The Garden Party

12.28.12 (Rene Huemer)

After playing, what our site thought were, two good concerts but not quite up to NYE-run muster, Phish dropped a NYE show that will be remembered for quite some time. While nearly none of last year’s will be thought about much down the road and only little bits of 2010 and 2009 will be listened to in the future, that’s not the case with last night’s throwdown.

Friday night we were treated with some extended improvisation. Saturday we were treated to little experimentation during a song-based effort. Sunday we were treated to two pretty good jams but amidst some poor song placement. Last night, Phish was on the ball with great song placement, great energy, and great improvisation.

The band took the stage around 8:30 and opened with on of the most fitting covers possible; not only did it fit the night’s theme, but it spoke to the current phase the band is in so well. Take a look:

“I went to a garden party to reminisce with my old friends
A chance to share old memories and play our songs again”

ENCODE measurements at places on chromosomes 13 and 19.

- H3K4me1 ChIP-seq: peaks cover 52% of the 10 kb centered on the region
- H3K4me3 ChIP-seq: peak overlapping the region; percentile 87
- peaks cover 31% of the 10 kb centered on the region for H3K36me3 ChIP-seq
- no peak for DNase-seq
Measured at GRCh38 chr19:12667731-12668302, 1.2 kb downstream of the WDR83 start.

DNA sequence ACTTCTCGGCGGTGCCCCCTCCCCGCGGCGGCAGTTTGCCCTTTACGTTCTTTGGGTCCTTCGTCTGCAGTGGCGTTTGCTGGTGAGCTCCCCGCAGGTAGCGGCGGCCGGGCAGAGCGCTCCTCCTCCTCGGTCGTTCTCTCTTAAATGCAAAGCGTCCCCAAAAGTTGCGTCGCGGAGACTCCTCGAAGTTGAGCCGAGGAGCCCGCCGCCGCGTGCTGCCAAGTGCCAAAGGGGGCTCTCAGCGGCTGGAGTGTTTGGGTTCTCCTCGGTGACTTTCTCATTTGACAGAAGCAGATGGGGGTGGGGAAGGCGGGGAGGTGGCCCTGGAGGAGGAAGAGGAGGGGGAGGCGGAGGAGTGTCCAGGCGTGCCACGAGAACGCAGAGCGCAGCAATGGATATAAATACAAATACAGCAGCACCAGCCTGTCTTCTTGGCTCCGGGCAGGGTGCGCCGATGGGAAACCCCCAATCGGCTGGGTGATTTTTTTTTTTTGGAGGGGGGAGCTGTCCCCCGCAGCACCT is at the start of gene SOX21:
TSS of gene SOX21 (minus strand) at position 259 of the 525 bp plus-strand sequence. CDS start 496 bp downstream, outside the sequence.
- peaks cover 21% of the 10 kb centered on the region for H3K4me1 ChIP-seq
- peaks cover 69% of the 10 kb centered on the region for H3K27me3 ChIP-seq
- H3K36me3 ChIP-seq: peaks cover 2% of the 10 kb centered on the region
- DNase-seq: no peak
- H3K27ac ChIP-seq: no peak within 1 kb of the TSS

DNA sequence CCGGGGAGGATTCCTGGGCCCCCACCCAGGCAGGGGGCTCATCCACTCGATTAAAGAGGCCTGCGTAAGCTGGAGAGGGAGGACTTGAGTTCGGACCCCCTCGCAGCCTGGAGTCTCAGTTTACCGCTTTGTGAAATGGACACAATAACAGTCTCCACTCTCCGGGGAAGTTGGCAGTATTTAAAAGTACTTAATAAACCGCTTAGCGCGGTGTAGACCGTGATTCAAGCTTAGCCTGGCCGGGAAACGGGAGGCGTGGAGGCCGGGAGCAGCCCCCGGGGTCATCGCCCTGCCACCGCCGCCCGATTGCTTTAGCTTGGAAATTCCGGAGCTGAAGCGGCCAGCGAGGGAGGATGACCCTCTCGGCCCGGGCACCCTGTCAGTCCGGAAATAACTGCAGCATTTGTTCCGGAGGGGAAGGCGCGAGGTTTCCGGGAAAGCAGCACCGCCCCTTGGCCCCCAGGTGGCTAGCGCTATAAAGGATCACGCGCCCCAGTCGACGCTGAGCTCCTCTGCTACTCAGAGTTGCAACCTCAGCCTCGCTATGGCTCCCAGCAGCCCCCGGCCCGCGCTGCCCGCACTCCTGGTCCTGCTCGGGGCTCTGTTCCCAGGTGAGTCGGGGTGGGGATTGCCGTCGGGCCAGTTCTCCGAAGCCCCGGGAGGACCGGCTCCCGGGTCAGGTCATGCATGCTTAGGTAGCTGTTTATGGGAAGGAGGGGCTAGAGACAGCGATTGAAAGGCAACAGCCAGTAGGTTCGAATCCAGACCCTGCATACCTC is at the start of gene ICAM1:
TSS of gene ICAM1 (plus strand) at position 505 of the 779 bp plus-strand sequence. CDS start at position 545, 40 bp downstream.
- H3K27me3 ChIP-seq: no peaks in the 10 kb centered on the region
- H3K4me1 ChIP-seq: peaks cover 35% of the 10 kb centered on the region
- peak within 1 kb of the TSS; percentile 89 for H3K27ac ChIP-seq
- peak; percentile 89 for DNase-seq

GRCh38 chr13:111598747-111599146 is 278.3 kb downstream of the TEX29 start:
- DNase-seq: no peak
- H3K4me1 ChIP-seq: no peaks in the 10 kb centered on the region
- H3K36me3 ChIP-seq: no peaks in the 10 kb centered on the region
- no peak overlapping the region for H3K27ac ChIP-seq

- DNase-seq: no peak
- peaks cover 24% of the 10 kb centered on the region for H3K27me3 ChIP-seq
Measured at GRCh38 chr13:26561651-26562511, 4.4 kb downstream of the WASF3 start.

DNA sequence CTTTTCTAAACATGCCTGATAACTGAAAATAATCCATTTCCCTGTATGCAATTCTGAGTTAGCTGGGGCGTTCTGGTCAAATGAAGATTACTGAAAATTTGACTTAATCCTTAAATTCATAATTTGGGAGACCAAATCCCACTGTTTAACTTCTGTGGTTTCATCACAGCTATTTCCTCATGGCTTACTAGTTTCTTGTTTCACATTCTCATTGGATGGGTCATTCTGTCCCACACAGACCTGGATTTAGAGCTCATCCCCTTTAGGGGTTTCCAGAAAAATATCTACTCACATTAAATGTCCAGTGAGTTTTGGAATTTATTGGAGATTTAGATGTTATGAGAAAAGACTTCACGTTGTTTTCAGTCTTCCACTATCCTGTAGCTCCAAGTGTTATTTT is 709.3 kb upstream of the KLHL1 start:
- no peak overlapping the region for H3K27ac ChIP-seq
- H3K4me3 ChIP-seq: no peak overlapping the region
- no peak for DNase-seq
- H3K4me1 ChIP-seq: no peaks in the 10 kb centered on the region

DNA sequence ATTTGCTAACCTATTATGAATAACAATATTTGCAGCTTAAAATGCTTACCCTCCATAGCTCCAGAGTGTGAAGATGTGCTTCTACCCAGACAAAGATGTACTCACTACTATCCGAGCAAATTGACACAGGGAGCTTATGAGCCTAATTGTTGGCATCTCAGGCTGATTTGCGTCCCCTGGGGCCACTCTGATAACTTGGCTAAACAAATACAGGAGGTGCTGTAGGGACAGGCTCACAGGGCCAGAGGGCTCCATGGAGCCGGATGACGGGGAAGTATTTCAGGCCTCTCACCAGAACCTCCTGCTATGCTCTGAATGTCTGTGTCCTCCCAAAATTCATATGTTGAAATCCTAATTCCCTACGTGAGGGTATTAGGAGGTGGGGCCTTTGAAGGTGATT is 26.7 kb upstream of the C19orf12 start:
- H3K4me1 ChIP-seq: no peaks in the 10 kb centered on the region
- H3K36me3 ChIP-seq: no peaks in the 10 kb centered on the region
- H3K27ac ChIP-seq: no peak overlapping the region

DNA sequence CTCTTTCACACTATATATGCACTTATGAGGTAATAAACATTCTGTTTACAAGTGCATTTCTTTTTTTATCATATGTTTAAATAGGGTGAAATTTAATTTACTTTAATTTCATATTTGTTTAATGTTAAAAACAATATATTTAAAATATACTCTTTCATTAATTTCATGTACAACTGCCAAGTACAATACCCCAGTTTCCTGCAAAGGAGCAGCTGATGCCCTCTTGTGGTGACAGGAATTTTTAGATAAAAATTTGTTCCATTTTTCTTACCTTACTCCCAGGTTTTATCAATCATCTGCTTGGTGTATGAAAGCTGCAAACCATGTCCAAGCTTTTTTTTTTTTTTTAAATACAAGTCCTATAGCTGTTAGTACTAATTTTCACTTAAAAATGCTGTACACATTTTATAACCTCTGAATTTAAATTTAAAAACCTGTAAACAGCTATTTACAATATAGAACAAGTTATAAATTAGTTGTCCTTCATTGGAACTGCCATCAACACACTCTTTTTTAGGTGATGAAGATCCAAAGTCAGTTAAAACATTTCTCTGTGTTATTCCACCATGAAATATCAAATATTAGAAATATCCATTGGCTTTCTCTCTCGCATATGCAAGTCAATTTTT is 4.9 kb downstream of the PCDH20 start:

Just the first lines of the song are stirring on so many levels. The stage looks like a garden, we were at Madison Square Garden, it’s a New Year’s Eve party, everyone in the arena are old fans, we were sharing memories and Phish was playing their songs for us again. Mike sang the lyrics perfectly over the poppy undertone.

“But it’s all right now, I learned my lesson well.
You see, ya can’t please everyone, so ya got to please yourself”

This certainly may speak to those that find it easy criticize the band (OPT certainly included) for their playing on a given night in this phase of their lives and careers. They might not care about not playing a fall/winter tour this year, they just want to go to MSG and play during their favorite time of the year and if we want to watch, we’re welcome to come.

Here are some more lines from the song that can be found particularly fitting considering the setting, band, era:

“Played them all the old songs, thought that’s why they came
No one heard the music, we didn’t look the same
I said hello to “Mary Lou”, she belongs to me
When I sang a song about a honky-tonk, it was time to leave”

“Someone opened up a closet door and out stepped Johnny B. Goode
Playing guitar like a-ringin’ a bell and lookin’ like he should
If you gotta play at garden parties, I wish you a lotta luck
But if memories were all I sang, I rather drive a truck”

12.28.12 (Rene Huemer)